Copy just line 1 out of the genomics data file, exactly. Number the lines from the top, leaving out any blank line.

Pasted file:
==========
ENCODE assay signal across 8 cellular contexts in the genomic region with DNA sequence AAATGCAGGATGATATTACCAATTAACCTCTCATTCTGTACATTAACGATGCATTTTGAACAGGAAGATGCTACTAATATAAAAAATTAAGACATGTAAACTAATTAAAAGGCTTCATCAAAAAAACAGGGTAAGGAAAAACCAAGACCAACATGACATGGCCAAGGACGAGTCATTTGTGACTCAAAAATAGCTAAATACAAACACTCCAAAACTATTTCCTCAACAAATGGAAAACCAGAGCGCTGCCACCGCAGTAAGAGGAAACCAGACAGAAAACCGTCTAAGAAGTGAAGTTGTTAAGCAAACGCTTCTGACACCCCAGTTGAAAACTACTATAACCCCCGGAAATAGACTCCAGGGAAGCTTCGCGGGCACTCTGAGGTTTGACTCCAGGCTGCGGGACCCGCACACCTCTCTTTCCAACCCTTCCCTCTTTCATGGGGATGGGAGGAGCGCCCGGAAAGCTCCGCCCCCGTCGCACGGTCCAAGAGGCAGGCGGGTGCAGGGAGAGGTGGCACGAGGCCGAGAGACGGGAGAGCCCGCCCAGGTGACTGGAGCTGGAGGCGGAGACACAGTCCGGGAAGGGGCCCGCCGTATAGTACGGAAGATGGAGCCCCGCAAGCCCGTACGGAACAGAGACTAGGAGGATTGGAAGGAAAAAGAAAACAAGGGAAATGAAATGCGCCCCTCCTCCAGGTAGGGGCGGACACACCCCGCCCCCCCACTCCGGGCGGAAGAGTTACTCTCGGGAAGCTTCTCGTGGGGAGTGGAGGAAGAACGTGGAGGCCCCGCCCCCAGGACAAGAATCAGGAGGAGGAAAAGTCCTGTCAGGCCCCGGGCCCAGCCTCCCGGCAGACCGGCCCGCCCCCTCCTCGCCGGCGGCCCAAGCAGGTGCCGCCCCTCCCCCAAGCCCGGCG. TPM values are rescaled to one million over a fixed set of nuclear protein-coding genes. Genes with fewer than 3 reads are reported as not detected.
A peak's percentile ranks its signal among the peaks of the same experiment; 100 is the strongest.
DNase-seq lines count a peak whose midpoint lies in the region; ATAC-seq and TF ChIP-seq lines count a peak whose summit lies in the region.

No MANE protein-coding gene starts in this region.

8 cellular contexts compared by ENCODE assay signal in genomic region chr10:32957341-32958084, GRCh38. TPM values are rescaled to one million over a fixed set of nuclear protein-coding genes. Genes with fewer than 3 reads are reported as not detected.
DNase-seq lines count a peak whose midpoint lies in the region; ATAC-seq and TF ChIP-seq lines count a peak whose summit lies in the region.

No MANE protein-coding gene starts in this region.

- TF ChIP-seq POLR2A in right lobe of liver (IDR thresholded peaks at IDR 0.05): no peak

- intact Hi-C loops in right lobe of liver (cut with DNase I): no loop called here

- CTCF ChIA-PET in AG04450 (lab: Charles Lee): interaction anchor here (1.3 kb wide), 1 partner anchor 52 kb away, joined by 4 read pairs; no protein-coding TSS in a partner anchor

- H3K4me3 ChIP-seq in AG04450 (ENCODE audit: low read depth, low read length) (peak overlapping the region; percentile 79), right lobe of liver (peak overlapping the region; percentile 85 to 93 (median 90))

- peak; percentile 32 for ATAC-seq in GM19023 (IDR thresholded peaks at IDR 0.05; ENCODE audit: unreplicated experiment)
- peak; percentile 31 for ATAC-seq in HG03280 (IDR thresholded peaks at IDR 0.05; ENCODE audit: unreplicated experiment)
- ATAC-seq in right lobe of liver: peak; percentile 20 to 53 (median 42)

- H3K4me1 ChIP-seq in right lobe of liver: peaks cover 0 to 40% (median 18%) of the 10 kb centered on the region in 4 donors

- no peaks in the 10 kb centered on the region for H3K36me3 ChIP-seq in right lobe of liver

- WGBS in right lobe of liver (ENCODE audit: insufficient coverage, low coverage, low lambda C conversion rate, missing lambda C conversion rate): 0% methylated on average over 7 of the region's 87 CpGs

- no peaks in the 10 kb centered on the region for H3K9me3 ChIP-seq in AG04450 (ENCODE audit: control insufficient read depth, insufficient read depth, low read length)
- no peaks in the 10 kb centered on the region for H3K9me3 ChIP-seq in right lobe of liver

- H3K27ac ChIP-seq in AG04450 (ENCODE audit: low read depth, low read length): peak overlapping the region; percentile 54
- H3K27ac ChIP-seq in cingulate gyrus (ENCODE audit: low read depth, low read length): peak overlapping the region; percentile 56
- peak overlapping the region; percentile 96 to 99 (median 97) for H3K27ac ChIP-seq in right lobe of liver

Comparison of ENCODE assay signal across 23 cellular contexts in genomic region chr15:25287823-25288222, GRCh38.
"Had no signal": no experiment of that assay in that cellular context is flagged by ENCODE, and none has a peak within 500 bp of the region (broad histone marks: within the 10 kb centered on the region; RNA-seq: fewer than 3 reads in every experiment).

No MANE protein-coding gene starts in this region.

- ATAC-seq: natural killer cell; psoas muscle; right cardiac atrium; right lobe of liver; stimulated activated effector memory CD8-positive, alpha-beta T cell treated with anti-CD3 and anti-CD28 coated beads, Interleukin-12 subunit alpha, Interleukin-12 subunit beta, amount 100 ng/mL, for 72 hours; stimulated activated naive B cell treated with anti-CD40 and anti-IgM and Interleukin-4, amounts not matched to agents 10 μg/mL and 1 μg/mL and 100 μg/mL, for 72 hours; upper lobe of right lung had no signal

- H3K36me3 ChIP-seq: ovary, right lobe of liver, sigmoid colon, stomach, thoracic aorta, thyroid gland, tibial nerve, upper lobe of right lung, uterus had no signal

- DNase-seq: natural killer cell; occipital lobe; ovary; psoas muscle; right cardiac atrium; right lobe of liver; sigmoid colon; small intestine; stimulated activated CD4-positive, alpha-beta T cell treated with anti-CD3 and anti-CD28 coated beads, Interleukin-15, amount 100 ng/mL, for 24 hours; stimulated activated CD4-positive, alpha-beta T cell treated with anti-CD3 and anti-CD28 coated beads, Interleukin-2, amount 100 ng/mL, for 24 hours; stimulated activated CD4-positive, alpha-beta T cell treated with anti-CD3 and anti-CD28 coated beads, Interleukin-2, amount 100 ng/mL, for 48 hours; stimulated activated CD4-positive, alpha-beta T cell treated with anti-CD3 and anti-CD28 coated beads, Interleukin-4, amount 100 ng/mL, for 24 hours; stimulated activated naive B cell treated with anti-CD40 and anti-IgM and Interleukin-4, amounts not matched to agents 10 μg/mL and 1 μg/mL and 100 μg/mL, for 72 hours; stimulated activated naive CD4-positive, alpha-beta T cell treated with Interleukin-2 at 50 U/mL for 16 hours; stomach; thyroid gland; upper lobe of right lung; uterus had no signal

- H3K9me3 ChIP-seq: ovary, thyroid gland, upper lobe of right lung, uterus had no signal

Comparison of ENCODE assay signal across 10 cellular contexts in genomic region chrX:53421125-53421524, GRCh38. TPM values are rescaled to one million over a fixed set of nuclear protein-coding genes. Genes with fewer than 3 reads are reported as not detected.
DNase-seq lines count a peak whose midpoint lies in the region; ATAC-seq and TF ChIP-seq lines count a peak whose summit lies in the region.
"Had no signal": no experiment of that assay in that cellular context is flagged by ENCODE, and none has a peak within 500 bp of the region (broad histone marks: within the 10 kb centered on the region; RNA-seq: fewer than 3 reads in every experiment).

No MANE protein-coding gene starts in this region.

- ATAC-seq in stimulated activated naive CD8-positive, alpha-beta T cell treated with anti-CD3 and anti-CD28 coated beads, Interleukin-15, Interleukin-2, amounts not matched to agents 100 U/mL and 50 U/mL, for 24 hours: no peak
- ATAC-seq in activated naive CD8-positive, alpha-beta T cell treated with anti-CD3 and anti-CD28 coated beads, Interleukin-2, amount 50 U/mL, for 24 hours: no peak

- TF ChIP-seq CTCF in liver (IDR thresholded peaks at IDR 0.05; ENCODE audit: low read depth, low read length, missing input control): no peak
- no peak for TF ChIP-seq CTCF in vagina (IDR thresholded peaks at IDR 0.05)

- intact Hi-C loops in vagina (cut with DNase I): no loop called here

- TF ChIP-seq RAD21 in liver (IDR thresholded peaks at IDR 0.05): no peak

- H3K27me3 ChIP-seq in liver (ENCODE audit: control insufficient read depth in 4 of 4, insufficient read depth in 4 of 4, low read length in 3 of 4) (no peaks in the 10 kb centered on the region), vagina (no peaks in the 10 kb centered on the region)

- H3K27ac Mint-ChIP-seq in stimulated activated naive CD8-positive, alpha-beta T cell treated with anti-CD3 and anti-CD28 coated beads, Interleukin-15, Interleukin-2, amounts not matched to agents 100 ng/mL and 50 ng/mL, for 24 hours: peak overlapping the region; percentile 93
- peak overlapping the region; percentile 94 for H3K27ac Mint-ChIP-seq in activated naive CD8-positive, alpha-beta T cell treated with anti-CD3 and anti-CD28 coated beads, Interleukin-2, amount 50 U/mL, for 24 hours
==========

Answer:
ENCODE assay signal across 8 cellular contexts in the genomic region with DNA sequence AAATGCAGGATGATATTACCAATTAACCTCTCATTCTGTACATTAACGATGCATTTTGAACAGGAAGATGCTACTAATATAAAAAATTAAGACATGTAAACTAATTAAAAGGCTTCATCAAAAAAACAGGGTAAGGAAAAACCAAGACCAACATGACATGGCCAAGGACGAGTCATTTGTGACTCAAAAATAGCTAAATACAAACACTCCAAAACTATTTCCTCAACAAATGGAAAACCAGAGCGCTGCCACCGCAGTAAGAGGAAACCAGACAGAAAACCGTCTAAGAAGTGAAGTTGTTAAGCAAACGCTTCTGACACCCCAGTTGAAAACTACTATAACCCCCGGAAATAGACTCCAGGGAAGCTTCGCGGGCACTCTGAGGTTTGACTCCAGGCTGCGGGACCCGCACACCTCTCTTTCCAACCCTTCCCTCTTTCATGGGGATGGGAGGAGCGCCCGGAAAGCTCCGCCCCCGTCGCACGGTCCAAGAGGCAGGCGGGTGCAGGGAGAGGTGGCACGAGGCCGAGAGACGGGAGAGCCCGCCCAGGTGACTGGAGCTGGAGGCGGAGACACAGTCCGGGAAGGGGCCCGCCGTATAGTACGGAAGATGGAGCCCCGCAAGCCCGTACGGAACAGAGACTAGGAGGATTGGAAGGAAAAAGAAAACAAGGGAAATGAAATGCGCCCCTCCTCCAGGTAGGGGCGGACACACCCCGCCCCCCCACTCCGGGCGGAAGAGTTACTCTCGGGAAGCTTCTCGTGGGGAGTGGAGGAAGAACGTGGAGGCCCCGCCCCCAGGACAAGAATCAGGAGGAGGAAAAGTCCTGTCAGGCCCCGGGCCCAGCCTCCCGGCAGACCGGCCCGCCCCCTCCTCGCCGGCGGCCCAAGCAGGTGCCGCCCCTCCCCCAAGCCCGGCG. TPM values are rescaled to one million over a fixed set of nuclear protein-coding genes. Genes with fewer than 3 reads are reported as not detected.